Israel is trying to convince countries not to take part in a Paris-hosted Mideast peace conference slated for later this month, Israeli media reported Thursday.
Prime Minister Benjamin Netanyahu has repeatedly said the planned conference would fail to resolve the perennial Palestine-Israel conflict.
According to the Jerusalem Post newspaper, he also fears that decisions made at the Paris meeting could eventually take the form of a U.N. Security Council draft resolution.
The newspaper quoted an unnamed government official as saying that Israeli officials were working to convince countries not to attend the planned event -- or at least to refrain from supporting a U.N. draft resolution.
After the Security Council voted in December to declare Israeli settlements in the occupied West Bank illegal, the Israeli government reacted angrily by scaling down its relations with the 12 countries that voted in favor of the resolution.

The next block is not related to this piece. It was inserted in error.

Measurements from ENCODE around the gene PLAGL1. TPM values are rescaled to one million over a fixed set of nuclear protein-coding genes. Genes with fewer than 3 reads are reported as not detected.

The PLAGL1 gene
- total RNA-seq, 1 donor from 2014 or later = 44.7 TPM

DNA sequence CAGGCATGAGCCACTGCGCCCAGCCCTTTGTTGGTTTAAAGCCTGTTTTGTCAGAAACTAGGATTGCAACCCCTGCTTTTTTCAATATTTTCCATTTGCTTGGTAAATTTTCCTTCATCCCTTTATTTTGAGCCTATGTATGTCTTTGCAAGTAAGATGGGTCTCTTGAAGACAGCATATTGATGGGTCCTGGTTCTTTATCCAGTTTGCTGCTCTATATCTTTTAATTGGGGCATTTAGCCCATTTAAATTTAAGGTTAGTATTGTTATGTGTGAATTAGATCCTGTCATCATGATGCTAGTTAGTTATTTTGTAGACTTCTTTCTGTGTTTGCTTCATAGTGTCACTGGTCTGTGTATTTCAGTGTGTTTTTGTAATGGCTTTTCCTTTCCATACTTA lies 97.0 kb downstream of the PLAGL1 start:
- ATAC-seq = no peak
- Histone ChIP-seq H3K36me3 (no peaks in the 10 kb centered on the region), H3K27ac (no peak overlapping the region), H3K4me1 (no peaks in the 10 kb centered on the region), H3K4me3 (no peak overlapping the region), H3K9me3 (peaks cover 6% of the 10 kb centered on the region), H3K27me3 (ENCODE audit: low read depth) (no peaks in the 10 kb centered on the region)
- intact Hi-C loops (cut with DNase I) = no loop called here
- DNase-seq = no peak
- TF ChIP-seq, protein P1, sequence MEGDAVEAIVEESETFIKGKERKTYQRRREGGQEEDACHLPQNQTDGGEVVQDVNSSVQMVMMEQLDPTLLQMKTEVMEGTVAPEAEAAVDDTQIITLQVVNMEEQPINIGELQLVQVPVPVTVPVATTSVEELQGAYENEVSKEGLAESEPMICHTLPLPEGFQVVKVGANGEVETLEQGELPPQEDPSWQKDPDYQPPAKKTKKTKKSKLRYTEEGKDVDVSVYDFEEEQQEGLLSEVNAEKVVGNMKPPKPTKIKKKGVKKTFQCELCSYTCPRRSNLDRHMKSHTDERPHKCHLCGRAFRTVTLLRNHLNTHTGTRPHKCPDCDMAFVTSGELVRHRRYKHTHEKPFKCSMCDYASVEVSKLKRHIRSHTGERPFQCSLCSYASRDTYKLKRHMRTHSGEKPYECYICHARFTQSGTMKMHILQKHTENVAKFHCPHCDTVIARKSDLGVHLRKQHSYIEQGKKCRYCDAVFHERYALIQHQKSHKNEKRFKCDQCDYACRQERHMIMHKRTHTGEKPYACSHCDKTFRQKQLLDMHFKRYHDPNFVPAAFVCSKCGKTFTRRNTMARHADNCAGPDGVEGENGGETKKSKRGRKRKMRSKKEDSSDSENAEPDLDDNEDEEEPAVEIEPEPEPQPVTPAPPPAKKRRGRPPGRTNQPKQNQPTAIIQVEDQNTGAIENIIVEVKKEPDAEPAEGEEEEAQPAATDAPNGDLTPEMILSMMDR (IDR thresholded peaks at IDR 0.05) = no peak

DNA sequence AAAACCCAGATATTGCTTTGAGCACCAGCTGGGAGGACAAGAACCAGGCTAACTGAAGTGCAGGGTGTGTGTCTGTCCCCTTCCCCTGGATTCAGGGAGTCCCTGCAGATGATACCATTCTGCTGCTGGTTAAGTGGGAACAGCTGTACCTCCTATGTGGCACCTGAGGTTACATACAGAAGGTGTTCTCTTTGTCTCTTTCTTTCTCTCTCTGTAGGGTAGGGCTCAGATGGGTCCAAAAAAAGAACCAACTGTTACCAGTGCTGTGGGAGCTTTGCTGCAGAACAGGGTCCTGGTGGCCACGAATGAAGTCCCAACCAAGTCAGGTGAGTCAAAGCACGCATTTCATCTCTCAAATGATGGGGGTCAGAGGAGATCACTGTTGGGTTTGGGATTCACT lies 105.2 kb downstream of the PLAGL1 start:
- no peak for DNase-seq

While the Palestine Liberation Organization has welcomed the French peace initiative, which was first proposed early last year, Israel has said it would only participate in bilateral talks with the Palestinian leadership.
Both Netanyahu and Palestinian President Mahmoud Abbas both say they are open to the idea of bilateral talks but continue to blame each other for the lack of progress in the moribund peace process.
Leading a French delegation to the Knesset (Israel's parliament) on Wednesday, French Senate President Gerard Larcher declared: "The purpose of the Paris conference is to help. There must be dialogue between the sides; the region is in real chaos."
Knesset Speaker Yuli-Yoel Edelstein, for his part, told delegation members that France's support for the Security Council resolution had been met with "disappointment and anger" in Israel.